Posted on Tue, Aug. 08, 2006
CASTRO HEALTH CRISIS
Seize opportunity, Cuba’s activists say
With the future of the government in doubt, Cuban activists took on a
more vocal role, saying the people should grab control of their own fate.
BY NANCY SAN MARTIN
After initial shock and relative silence following the stunning health
crisis of Fidel Castro and temporary ceding of power to his brother,
Cuban activists and government opponents on the island began speaking
out more forcefully Monday, expressing a common assessment: Cuba will
never be the same.
In a statement issued via e-mail, a group of dissidents’ wives known as
the Ladies in White spoke of an ”inner fear” that “can be smelled,
can be felt on the empty streets of Havana, and in cities and towns all
over the country.”
”It’s as if everyone had come to a halt, astonished,” said the
statement written by Miriam Leiva, an activist whose husband was among
75 government opponents jailed during a 2003 crackdown. “We have felt
the surveillance, and sensed the repressive elements preparing to act at
the slightest signal.
”Cuba will never again be the same,” the statement said. “The people
deserve the right to express themselves without fear, to know what’s
happening, to contribute their opinions, to participate in the
decisions, to really be the masters of their fate, to help our homeland
to recover economically and join the international commonwealth.”
IN THE DARK
Similar sentiments were expressed by other Cuban dissidents as the
population remains in the dark over Castro’s health and whether the
temporary assumption of power by his brother Raúl will be permanent.
Castro, who turns 80 on Sunday, and his 75-year-old brother have
remained out of public view since the July 31 announcement.
In an interview with The Associated Press, prominent human rights
activist Oswaldo Payá said that the Cuban leader’s illness has exposed a
one-ruler system and forced the population to face the possibility of a
Cuba without Castro.
”This temporary absence has made people confront the real possibility
of a new Cuba,” Payá told the AP. “No one can claim that we’ll be able
to keep living in the same way. . . . This should be a moment of peace,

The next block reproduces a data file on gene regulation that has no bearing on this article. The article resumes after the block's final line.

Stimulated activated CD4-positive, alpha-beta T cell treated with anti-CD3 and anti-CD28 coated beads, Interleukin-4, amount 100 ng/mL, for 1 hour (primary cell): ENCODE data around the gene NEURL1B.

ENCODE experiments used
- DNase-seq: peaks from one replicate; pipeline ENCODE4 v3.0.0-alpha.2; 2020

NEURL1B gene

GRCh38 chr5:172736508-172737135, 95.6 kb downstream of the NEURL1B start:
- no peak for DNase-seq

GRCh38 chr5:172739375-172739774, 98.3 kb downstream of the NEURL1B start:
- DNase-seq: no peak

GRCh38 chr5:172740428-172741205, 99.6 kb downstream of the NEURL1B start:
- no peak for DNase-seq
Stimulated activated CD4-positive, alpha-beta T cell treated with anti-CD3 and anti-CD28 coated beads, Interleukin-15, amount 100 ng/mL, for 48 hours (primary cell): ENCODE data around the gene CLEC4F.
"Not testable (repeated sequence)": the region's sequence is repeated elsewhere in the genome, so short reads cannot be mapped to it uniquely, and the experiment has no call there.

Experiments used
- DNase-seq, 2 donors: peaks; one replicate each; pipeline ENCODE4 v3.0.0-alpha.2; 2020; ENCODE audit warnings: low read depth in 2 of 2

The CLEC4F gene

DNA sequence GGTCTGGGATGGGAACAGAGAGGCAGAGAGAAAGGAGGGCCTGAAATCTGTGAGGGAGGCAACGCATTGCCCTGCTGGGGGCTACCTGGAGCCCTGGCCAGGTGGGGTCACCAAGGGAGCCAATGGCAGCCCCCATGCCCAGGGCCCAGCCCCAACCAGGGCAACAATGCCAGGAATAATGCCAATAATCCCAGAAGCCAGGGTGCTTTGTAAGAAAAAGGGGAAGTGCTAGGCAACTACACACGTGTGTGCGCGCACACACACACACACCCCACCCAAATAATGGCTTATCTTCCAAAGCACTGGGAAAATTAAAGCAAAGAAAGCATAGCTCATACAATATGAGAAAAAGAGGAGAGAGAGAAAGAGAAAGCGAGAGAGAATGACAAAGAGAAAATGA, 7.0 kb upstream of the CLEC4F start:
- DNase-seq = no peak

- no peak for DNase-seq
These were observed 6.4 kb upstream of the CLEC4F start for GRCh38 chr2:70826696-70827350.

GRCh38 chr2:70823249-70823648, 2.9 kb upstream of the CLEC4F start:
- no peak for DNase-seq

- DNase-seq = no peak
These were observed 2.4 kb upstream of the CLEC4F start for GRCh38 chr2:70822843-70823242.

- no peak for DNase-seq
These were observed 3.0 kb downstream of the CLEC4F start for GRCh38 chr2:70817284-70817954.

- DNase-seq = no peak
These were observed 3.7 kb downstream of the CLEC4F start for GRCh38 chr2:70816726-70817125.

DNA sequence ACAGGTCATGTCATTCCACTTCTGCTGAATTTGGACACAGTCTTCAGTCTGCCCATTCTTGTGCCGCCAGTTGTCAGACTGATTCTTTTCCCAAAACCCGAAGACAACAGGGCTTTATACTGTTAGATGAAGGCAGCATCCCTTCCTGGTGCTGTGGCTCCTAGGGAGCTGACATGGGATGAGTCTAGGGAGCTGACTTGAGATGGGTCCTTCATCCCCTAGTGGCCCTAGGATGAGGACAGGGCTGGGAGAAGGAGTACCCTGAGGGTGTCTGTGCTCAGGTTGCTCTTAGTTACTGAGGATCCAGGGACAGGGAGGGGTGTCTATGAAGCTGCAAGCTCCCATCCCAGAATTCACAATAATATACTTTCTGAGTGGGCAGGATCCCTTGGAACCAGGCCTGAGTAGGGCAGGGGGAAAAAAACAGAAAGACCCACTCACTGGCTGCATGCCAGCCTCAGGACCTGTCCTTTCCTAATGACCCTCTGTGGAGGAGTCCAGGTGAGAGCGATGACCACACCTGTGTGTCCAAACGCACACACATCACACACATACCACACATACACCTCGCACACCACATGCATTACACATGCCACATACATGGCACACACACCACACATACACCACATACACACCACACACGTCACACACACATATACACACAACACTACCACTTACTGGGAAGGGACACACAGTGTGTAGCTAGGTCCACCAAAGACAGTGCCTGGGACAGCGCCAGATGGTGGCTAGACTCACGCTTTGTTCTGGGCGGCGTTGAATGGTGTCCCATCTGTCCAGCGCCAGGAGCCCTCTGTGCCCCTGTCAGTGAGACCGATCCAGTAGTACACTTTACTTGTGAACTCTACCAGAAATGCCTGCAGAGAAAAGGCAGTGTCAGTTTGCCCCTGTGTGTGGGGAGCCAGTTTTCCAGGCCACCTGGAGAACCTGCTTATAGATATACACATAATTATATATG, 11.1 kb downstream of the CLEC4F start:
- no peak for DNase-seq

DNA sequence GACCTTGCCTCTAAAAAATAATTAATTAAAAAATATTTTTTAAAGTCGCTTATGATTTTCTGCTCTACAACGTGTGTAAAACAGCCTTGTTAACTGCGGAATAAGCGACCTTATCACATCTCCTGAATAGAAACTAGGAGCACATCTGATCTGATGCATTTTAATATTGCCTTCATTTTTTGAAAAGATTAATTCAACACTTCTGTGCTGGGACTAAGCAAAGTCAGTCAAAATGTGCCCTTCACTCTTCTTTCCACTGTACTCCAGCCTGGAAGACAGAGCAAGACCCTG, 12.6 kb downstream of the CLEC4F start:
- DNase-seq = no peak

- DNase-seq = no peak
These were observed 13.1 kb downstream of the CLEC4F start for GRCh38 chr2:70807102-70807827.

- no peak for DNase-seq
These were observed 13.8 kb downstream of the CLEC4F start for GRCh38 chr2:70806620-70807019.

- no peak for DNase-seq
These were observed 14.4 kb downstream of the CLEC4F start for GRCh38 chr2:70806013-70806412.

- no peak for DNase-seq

of serenity. The time has come to really put our heads together.”
As Castro opponents appealed for inclusion, supporters from around the
world urged the United States to stay out of Cuban affairs.
A letter urging the United States not to intervene — signed by 400
prominent left-leaning figures, such as former Archbishop Desmond Tutu
of South Africa and activist Rigoberta Menchu of Guatemala — was
released in Havana on Monday.
The Bush administration has said it has no plans for an invasion.
National Assembly President Ricardo Alarcón warned that if there were an
intervention attempt on the island by the United States, “it’s going to
become a hell for them from the first day.”
”We will guarantee them total failure once again,” Alarcón added in an
interview from Havana with Telesur, a Venezuela-based television
station, in a reference to the failed Bay of Pigs invasion in 1961.
He also said the Cuban population must trust Castro “in his discipline
to rest now that he has to do it, to get better as soon as possible.”
Roberto Fernández Retamar, a well-known Cuban writer and a member of the
Council of State, said: “In a few months, we’ll have [Castro] back with
Since the health crisis was announced, Havana has promoted a sense of
normalcy and political stability, an image Retamar also tried to reinforce.
”Fidel is not at the helm of Cuba and there has been no chaos to
overpower the Cuban people,” Retamar said. “This has produced a
In Granma, the Communist Party newspaper, Castro was compared to a
caguairan, a tropical hardwood tree known in other parts of Latin
America as a quebracho. The tree, known for its resistance and found in
the eastern part of the island where Castro was born, ”is
incorruptible, compact, of extraordinary hardness,” the newspaper said.
Miami Herald translator Renato Pérez contributed to this report.